Welcome back to another, OUR HOUSE series episode!
This week we are bringing you up to speed and into real time, as we bring character into our home with trim. Today we’re transitioning out of demolition work and into more design elements. While demolition is something you might be able to do yourself – the installation, purchase, and cutting of trim is something you might want to invest in hired help for – just know it can get costly.
Before we talk about budget, I want to talk about the process of purchasing. Choosing trim was a difficult task for me because the catalog I picked from had it’s visual ups and downs. At the end of the day, I’m happy with the moulding I chose – especially the baseboard. I find moulding is the defining character element in a home. You can make a space feel modern, colonial, or farmhouse all with trim pieces.
The images below likely looks a lot different since our last post where we demoed the master bathroom. In this post, you’ll see a mixture of pre-drywall, drywalled and painted walls. Most of these images are from the end of January and I’m so excited to bring you guys up to speed. We’ll be sharing the painting process in a separate post, once we have completed the interior cabinetry work.
Let’s talk trim:
We decided to take two spaces within our home and transform them by bringing character in with trim.
#1) The first place we transformed was the staircase. Our staircase was once enclosed and dark, but now it’s open to the kitchen area. The dramatic change brought light and created more of an open-concept floor plan. We wanted to create a design on the staircase wall that made this piece of our home a focal point. I, like many others, got inspired by colonial interiors I saw on Pinterest. I decided on this stunning inlaid box design. Looking for interior inspiration? Head over to our Pinterest to see what I’ve saved and utilized in my home design process.
#2) The second place we transformed was the fireplace wall. Originally the fireplace had a farmhouse feel with large shiplap planks covering the walls. Since the planks were vertical and an odd combination of shiplap and beadboard, we decided to layer the design with raised paneling for a traditional colonial fireplace look. Matt likes to remind me again, and again, that we do not live in a colonial home; but I feel colonial interior style is so underrated. Nothing is more sophisticated than clean lines and a less-is-more approach. I’m planning to paint the fireplace the same color as the kitchen cabinetry to create a cohesive color scheme between the two rooms.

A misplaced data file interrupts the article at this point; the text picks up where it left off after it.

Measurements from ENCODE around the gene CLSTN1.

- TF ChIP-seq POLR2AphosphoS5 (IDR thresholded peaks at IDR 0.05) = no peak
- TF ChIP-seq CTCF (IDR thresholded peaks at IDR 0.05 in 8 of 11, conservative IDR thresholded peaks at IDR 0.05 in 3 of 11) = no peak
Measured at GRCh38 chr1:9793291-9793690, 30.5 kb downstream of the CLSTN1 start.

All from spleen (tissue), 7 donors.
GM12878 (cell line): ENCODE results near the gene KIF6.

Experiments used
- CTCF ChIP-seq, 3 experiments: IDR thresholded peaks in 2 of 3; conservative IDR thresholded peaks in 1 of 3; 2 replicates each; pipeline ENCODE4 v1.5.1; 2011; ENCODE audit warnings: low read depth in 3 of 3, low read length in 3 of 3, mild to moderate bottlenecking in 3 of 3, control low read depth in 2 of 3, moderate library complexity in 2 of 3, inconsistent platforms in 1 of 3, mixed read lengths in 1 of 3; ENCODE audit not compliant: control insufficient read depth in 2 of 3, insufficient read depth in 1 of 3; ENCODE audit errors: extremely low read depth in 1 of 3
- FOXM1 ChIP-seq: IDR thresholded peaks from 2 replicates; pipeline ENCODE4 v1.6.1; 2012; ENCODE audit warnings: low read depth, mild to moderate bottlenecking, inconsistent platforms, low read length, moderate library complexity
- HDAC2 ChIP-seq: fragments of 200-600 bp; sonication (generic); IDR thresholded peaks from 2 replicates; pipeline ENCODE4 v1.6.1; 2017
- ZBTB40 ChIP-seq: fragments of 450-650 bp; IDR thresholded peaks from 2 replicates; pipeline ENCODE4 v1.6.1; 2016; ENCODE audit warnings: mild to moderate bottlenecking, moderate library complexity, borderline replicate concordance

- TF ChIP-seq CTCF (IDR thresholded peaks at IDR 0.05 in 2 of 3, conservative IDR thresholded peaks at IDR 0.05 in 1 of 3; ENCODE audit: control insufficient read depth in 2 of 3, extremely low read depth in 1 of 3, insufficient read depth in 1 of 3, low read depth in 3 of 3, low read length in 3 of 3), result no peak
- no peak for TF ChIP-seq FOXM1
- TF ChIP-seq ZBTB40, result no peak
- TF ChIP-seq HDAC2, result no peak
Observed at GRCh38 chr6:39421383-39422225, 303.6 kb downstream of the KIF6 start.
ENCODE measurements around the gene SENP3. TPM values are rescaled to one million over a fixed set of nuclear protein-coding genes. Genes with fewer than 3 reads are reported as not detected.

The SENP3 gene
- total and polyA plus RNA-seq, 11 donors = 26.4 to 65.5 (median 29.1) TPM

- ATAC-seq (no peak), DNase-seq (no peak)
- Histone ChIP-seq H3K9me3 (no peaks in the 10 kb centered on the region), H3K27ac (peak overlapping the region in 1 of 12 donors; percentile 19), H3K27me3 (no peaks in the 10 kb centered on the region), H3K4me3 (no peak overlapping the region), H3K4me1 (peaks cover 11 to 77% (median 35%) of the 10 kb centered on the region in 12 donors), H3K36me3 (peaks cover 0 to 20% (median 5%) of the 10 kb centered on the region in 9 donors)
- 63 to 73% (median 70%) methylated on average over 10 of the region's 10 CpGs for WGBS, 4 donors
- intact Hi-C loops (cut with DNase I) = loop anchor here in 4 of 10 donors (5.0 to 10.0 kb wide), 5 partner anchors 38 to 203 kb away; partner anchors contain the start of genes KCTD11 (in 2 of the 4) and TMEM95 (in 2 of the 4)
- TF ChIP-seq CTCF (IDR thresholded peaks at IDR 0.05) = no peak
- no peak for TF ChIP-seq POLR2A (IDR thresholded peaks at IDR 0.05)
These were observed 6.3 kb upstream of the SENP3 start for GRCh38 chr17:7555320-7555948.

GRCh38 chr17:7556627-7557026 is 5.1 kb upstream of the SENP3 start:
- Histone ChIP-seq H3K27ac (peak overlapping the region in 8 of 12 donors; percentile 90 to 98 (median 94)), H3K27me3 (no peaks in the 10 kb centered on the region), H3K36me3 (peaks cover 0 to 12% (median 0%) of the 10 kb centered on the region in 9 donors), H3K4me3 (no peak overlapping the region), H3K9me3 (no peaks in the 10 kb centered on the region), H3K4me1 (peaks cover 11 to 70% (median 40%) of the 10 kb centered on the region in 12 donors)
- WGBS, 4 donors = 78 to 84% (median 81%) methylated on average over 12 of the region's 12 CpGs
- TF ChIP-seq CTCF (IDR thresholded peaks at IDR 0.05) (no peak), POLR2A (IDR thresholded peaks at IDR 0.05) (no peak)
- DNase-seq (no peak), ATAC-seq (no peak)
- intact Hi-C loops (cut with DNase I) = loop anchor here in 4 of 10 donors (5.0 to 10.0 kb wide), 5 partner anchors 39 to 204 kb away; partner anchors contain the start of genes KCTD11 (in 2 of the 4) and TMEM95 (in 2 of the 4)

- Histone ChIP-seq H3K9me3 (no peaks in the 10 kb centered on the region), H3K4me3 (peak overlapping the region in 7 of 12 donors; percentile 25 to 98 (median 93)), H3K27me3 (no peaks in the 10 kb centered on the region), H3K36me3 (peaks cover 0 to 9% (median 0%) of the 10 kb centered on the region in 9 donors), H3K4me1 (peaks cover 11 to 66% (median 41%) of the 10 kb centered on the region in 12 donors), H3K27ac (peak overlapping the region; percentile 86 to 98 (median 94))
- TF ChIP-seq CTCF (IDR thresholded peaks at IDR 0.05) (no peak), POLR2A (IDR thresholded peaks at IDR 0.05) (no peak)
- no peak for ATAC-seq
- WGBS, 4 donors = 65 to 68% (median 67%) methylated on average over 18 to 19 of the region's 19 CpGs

Now for the budget:
With the understanding that everyone’s budget is different – Matt and I know we are extremely fortunate to have brands help us during our fixer-upper demolition with primary materials.
Trim is truly a design element! If I was to do this process over again, I might actually do the trim up to a year later. Trim itself isn’t expensive. But, the supplies, contractor and installation did add up to a few thousand dollars. With that said, it might be better to pay your plumber and purchase your hardware before installing raised panels.
Don’t be afraid to tackle this project at a later date or reuse your homes original molding (which we did with 80% of the house). Trust me, a little sandpaper and a fresh coat of paint goes FAR!
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